In 1939, aged 15, Osborn was milking the cows when he began to cry. He fell on his knees, praying and asking God what was happening. The Lord, he said, called him to be an evangelist, while he laughed and cried at the same time, overwhelmed by what was happening to him. He dropped out of high school after completing eighth grade and hit the road with E.M. Dillard, a traveling evangelist. Osborn was responsible for organising evangelistic meetings and was also in charge of youth services in the evening. He traveled with Dillard through three states. The last one was California, and he met Daisy Washburn, in Los Banos, California at one of the meetings. It was 1941 and he was only 17 when he fell instantly in love.
On April 5, 1942, Osborn married graduating high school student and farmer's girl, Daisy Washburn Osborn (born September 23, 1924 in Merced, California). He was 18, and she was only 17. Shortly thereafter, they set out on a life of ministry and missionary travel, including a trip to India when Osborn was still only 21. In time, they carried the Gospel of Christ to tens of millions of people all over the world, declaring it with faith and confidence. However, that early mission in India, preaching at Lucknow, was not fruitful. Their ministry lasted less than a year in India, and they returned home because of critical family sickness. In 1947, the Osborns had their only daughter, LaDonna Osborn (b. March 13 of that year; she was raised accompanying her parents on the platforms of global mass miracle evangelistic crusades.
The Osborns first gained public notice shortly after returning from India, as evangelists on the Big Tent Revival circuit in the United States and Canada. There, they preached to audiences often numbering over 10,000, in open-air meetings and under large tents in settings such as fairgrounds and stadiums. Other young contemporary evangelists, including Oral Roberts, Billy Graham, Jack Coe, R.W. Schambach and A.A. Allen, were also on the circuit. The Osborns emphasised the love and compassion of God, rather than the "fire and brimstone" commonly used by evangelists of the era, and they practiced supernatural healing in their meetings.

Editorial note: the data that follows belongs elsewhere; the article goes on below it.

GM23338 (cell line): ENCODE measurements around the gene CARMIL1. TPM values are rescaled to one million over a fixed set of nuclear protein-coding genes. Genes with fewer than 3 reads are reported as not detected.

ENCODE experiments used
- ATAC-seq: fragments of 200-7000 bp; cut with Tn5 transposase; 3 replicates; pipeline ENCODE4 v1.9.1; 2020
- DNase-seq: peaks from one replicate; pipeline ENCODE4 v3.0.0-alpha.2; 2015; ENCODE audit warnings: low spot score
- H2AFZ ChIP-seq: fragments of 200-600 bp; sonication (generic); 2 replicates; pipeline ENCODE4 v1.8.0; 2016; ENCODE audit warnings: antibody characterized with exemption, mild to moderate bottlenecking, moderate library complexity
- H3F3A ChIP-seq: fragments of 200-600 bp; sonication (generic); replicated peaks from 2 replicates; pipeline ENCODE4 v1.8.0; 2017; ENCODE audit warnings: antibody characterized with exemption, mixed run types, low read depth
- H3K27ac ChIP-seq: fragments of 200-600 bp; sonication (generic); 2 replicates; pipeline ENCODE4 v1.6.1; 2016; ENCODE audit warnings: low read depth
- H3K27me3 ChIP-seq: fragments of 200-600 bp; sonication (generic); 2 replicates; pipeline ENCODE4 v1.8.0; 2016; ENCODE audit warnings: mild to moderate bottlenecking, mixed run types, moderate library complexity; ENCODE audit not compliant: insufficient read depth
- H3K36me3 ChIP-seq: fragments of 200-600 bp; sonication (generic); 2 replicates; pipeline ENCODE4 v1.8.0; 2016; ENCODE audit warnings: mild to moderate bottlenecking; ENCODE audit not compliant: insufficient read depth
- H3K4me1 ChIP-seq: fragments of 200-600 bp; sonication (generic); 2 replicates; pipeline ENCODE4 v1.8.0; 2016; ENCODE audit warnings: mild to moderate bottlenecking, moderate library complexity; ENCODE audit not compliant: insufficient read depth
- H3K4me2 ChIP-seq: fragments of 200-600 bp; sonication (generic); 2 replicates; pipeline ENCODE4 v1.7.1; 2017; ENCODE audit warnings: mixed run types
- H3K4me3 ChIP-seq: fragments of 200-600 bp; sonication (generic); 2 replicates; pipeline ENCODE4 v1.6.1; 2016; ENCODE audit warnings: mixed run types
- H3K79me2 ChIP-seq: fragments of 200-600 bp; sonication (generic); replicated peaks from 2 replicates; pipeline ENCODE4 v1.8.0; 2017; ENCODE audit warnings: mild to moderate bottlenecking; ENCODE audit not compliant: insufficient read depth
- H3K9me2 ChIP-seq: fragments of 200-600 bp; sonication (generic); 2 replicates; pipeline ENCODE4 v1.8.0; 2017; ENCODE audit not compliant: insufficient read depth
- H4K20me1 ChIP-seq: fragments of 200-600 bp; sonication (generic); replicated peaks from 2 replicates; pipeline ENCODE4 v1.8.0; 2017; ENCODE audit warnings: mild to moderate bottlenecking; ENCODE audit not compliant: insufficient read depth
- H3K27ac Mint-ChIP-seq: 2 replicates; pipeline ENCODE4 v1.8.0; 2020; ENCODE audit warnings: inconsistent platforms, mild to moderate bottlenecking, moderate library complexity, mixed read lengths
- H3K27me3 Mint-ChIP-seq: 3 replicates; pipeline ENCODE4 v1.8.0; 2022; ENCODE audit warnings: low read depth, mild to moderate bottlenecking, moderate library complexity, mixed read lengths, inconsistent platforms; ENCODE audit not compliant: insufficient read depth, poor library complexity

By the early 1950s, their emphasis began to shift more and more toward international missions. They held large crusades in Latin America, Asia, and Africa and crowds grew rapidly, at times exceeding 100,000. After Osborn's crusades in Thailand in 1956 and Uganda in 1957, Pastor Fred Wantaate of Makerere Full Gospel Church said that "after that crusade in Mombasa, the fountain of the river of Pentecostalism spread in the heart of East Africa". Around that same time, he met another future televangelist, Marilyn Hickey, 8 years Osborn's junior, with her new husband, Wallace. The young couple traveled around in her husband's car, conducting tent revival meetings in various towns. Together, Osborn and Hickey prayed for the sick and she became a guest speaker at his conferences. He was lifelong friends with her family until his death just 4 months after Hickey lost her husband, Wallace.